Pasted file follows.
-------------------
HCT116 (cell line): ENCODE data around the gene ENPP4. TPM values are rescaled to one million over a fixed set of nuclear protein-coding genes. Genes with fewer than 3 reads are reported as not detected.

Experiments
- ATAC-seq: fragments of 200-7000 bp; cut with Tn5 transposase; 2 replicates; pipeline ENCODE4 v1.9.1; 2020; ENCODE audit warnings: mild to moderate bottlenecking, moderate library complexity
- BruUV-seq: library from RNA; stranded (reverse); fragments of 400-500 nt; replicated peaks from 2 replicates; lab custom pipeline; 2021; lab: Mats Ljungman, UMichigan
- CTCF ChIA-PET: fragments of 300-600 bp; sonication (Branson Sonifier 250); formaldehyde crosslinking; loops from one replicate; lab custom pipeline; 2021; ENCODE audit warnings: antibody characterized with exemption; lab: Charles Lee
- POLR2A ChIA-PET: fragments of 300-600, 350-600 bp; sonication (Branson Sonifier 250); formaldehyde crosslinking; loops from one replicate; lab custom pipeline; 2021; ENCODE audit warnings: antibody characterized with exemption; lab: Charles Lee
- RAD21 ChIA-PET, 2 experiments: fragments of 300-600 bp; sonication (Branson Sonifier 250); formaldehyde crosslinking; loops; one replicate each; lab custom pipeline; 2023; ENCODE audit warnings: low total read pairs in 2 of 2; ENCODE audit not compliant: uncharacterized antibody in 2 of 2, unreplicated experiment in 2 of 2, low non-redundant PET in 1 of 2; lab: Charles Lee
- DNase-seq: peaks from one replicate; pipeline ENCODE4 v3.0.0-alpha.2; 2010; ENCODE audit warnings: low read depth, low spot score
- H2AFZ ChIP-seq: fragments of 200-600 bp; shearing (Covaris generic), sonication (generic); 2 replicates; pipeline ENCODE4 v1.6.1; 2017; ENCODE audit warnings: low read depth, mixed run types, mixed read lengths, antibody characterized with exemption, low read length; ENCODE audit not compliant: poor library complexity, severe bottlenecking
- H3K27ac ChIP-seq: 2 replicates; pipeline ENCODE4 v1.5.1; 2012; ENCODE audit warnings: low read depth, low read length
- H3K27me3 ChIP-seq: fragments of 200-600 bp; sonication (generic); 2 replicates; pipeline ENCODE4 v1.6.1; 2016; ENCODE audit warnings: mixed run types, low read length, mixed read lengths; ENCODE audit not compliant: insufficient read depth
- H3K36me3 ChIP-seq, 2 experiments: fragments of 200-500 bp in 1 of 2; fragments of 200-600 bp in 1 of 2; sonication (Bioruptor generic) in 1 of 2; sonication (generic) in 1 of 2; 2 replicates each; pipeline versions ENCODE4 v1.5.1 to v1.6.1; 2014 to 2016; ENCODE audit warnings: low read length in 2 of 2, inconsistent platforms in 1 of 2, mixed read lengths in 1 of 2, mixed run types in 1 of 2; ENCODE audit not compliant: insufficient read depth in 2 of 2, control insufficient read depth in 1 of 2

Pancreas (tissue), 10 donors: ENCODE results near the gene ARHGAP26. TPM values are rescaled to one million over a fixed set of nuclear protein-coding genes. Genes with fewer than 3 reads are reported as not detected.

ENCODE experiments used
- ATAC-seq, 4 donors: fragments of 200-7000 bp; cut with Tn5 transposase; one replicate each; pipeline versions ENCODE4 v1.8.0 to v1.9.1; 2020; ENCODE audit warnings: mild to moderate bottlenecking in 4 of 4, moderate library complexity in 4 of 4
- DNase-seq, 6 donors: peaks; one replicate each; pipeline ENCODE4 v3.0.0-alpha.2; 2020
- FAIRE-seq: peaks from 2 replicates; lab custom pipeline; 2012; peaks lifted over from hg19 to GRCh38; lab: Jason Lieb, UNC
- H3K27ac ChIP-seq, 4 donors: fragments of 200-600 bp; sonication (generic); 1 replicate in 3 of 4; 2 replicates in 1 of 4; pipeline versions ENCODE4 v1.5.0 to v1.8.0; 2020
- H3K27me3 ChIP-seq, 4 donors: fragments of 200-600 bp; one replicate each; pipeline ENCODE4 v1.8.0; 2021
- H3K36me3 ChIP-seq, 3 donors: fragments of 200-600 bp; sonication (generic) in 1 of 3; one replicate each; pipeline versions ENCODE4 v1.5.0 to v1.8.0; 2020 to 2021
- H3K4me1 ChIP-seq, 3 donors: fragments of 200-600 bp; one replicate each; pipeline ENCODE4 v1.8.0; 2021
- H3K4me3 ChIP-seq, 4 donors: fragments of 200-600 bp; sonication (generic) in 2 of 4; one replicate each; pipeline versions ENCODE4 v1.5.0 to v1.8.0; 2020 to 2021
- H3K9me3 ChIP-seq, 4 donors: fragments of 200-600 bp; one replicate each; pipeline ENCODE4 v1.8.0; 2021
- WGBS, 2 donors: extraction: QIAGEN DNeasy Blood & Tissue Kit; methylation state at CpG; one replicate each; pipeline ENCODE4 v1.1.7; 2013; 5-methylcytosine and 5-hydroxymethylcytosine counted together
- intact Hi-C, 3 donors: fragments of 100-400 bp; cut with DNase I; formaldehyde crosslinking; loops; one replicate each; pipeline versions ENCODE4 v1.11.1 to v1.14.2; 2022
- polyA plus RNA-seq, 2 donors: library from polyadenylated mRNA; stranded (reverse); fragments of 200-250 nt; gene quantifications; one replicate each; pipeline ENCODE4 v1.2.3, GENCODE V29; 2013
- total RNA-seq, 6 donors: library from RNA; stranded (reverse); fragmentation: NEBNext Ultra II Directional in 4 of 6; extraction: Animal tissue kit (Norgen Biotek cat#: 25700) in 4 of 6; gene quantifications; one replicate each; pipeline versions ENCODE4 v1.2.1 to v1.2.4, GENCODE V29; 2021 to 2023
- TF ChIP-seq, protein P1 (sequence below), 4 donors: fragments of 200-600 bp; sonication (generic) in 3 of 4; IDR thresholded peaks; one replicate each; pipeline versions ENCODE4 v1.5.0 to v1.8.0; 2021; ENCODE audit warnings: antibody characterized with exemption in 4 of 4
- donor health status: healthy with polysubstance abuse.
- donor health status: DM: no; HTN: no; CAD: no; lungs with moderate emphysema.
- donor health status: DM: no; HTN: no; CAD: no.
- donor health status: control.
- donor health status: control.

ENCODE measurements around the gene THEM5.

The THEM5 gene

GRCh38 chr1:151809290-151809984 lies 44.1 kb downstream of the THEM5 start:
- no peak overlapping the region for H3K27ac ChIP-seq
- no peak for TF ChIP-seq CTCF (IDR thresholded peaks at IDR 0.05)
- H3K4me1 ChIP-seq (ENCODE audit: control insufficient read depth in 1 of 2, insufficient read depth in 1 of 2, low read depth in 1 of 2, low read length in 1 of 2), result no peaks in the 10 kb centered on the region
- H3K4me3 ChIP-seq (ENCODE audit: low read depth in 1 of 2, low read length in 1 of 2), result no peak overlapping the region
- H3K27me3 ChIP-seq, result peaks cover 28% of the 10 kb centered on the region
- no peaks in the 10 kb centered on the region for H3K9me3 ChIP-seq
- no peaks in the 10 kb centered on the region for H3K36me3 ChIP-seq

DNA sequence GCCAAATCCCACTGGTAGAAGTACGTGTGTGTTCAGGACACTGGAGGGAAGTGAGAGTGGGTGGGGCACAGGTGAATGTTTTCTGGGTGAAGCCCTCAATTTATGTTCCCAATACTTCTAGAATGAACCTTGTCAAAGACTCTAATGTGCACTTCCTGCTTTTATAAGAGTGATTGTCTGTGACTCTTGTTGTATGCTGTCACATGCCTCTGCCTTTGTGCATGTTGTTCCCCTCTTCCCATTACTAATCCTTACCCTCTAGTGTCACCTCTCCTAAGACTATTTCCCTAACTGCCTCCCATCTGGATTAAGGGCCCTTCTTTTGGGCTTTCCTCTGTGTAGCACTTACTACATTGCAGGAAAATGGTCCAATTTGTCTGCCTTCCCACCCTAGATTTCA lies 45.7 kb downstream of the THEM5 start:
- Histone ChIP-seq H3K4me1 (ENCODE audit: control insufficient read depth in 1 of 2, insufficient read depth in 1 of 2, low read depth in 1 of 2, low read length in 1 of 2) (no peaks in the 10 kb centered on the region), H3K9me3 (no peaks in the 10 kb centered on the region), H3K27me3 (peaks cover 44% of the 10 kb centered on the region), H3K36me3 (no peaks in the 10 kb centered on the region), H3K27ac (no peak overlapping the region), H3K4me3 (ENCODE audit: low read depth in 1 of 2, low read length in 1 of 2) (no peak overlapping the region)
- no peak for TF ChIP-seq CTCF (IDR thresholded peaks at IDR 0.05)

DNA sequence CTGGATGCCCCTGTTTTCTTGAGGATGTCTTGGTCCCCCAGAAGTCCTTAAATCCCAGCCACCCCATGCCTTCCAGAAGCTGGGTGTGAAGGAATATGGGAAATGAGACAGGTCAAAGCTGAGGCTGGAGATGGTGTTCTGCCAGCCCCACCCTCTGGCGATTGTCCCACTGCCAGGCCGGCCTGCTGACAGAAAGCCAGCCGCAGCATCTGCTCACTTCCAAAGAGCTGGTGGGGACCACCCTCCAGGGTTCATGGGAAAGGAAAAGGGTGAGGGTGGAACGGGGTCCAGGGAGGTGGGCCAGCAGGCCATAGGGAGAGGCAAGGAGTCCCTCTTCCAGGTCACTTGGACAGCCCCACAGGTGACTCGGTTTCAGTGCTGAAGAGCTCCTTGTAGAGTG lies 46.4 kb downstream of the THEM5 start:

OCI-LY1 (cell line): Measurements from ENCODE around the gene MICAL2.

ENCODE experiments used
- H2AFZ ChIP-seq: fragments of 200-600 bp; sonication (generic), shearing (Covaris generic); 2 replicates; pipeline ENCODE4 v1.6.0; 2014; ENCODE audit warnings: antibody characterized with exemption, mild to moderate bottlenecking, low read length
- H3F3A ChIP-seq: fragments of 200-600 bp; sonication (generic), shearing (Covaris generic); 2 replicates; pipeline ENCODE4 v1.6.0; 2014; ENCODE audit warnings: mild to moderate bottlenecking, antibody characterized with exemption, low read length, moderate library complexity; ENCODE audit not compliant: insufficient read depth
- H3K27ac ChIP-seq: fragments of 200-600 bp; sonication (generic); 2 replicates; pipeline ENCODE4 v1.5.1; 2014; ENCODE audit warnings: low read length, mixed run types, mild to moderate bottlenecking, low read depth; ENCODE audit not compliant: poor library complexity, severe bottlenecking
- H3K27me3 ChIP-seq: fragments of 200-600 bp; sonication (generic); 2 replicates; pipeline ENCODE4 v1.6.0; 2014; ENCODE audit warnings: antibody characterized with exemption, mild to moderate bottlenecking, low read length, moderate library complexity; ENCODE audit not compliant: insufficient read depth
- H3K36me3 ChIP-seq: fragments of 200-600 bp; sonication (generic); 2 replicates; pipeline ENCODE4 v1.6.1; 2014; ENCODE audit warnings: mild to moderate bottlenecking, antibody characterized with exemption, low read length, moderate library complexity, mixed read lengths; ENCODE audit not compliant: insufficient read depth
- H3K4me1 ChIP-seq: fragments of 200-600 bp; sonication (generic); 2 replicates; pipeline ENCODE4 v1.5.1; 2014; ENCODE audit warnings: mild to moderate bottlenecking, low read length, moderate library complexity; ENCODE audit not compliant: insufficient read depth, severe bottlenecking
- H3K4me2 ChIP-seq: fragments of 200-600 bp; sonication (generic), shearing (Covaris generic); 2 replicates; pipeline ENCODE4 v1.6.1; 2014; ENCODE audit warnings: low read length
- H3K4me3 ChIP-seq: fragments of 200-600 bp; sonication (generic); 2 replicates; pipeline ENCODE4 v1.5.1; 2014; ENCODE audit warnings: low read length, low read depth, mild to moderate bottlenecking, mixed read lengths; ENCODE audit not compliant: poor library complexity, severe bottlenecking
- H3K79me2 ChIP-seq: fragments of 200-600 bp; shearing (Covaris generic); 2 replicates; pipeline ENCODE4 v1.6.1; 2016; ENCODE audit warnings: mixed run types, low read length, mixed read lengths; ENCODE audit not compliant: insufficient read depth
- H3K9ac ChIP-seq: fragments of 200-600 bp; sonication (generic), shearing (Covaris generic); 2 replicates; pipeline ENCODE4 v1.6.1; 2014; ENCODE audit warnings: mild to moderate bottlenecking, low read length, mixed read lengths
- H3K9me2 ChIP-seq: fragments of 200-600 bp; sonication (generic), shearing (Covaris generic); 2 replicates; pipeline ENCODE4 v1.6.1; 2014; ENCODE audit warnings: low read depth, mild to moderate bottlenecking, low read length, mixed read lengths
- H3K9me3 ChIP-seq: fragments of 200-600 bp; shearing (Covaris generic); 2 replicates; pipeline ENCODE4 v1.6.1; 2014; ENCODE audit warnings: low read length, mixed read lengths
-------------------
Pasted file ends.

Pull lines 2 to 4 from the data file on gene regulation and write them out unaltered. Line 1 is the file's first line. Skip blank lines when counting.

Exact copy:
Experiments
- ATAC-seq: fragments of 200-7000 bp; cut with Tn5 transposase; 2 replicates; pipeline ENCODE4 v1.9.1; 2020; ENCODE audit warnings: mild to moderate bottlenecking, moderate library complexity
- BruUV-seq: library from RNA; stranded (reverse); fragments of 400-500 nt; replicated peaks from 2 replicates; lab custom pipeline; 2021; lab: Mats Ljungman, UMichigan